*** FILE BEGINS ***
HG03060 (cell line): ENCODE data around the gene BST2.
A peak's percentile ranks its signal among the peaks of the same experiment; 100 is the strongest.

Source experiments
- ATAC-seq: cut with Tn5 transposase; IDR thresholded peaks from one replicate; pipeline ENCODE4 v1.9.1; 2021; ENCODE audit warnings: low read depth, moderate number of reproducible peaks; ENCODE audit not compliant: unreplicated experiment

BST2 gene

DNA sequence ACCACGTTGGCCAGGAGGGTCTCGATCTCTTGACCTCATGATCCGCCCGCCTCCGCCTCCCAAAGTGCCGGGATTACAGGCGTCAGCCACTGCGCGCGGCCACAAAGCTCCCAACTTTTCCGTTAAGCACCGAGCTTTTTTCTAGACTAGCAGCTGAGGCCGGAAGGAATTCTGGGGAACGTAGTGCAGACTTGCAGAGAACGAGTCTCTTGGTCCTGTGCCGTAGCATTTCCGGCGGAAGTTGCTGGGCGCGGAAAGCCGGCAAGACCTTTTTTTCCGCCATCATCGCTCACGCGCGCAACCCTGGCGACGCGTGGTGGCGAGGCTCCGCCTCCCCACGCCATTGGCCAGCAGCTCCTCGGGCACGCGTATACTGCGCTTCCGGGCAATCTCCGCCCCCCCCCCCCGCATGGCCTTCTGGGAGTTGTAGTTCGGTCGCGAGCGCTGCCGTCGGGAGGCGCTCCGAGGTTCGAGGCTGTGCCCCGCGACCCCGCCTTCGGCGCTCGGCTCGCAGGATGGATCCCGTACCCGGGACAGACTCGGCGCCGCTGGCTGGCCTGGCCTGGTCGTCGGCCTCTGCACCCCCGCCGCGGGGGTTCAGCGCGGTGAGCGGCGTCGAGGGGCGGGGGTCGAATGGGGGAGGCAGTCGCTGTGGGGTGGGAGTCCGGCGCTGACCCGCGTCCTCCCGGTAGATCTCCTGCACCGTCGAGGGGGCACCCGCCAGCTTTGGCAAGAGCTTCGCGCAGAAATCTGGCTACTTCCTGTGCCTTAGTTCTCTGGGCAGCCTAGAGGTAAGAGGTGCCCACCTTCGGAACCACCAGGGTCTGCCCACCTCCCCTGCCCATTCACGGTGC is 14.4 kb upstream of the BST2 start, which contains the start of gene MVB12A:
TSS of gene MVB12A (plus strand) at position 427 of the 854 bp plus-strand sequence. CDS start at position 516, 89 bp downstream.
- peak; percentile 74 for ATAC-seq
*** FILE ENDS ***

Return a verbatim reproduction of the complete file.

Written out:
HG03060 (cell line): ENCODE data around the gene BST2.
A peak's percentile ranks its signal among the peaks of the same experiment; 100 is the strongest.

Source experiments
- ATAC-seq: cut with Tn5 transposase; IDR thresholded peaks from one replicate; pipeline ENCODE4 v1.9.1; 2021; ENCODE audit warnings: low read depth, moderate number of reproducible peaks; ENCODE audit not compliant: unreplicated experiment

BST2 gene

DNA sequence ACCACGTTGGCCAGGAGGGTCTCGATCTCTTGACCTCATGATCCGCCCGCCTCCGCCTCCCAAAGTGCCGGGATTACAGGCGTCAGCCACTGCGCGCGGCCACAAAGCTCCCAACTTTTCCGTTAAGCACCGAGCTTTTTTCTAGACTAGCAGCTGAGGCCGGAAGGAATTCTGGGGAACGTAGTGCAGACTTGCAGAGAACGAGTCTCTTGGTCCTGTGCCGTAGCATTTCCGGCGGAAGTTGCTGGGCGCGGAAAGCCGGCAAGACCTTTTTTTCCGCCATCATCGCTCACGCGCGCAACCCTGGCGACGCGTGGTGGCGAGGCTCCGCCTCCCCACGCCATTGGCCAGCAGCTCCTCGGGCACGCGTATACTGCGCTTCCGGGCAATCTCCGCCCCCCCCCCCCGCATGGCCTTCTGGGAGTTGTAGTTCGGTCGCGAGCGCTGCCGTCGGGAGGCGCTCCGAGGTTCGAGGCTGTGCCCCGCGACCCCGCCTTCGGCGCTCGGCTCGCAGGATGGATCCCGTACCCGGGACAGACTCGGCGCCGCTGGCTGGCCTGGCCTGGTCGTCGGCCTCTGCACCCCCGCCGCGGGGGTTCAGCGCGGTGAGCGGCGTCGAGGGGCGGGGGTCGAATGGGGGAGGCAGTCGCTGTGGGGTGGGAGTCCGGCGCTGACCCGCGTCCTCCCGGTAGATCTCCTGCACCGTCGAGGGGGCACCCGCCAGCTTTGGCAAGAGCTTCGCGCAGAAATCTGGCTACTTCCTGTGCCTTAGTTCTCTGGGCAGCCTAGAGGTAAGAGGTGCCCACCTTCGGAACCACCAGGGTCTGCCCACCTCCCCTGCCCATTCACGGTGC is 14.4 kb upstream of the BST2 start, which contains the start of gene MVB12A:
TSS of gene MVB12A (plus strand) at position 427 of the 854 bp plus-strand sequence. CDS start at position 516, 89 bp downstream.
- peak; percentile 74 for ATAC-seq